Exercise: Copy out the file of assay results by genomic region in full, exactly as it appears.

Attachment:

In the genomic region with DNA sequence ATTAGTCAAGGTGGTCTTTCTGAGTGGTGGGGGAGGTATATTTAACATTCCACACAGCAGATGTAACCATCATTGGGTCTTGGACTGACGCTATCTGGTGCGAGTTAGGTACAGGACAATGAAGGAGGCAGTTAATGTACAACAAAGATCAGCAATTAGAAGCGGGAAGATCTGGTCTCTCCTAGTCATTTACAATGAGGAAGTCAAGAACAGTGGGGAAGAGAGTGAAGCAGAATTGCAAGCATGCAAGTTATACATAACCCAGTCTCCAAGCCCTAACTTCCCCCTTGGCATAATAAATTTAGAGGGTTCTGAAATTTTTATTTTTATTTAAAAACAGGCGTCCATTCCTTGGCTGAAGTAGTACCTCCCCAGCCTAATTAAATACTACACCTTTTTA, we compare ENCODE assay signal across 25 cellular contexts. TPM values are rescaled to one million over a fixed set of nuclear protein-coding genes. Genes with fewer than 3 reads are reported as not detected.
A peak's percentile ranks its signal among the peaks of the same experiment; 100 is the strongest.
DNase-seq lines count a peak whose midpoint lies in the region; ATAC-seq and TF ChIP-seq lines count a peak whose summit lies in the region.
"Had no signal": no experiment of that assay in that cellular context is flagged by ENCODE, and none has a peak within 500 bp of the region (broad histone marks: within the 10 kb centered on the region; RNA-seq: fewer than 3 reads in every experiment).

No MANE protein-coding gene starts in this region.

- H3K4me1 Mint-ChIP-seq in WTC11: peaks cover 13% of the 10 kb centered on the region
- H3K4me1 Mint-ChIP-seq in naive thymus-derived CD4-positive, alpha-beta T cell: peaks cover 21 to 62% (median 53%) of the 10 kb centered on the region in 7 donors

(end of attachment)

In the genomic region with DNA sequence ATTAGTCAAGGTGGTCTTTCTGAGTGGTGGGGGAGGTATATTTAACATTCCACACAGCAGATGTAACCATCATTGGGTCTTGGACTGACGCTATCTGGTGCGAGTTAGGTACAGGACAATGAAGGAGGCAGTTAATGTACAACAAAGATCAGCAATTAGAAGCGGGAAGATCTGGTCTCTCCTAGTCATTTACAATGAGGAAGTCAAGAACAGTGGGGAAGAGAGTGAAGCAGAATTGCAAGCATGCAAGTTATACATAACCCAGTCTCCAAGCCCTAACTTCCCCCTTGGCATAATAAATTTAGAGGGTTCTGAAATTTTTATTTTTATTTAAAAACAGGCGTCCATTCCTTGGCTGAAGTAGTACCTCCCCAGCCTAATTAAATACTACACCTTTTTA, we compare ENCODE assay signal across 25 cellular contexts. TPM values are rescaled to one million over a fixed set of nuclear protein-coding genes. Genes with fewer than 3 reads are reported as not detected.
A peak's percentile ranks its signal among the peaks of the same experiment; 100 is the strongest.
DNase-seq lines count a peak whose midpoint lies in the region; ATAC-seq and TF ChIP-seq lines count a peak whose summit lies in the region.
"Had no signal": no experiment of that assay in that cellular context is flagged by ENCODE, and none has a peak within 500 bp of the region (broad histone marks: within the 10 kb centered on the region; RNA-seq: fewer than 3 reads in every experiment).

No MANE protein-coding gene starts in this region.

- H3K4me1 Mint-ChIP-seq in WTC11: peaks cover 13% of the 10 kb centered on the region
- H3K4me1 Mint-ChIP-seq in naive thymus-derived CD4-positive, alpha-beta T cell: peaks cover 21 to 62% (median 53%) of the 10 kb centered on the region in 7 donors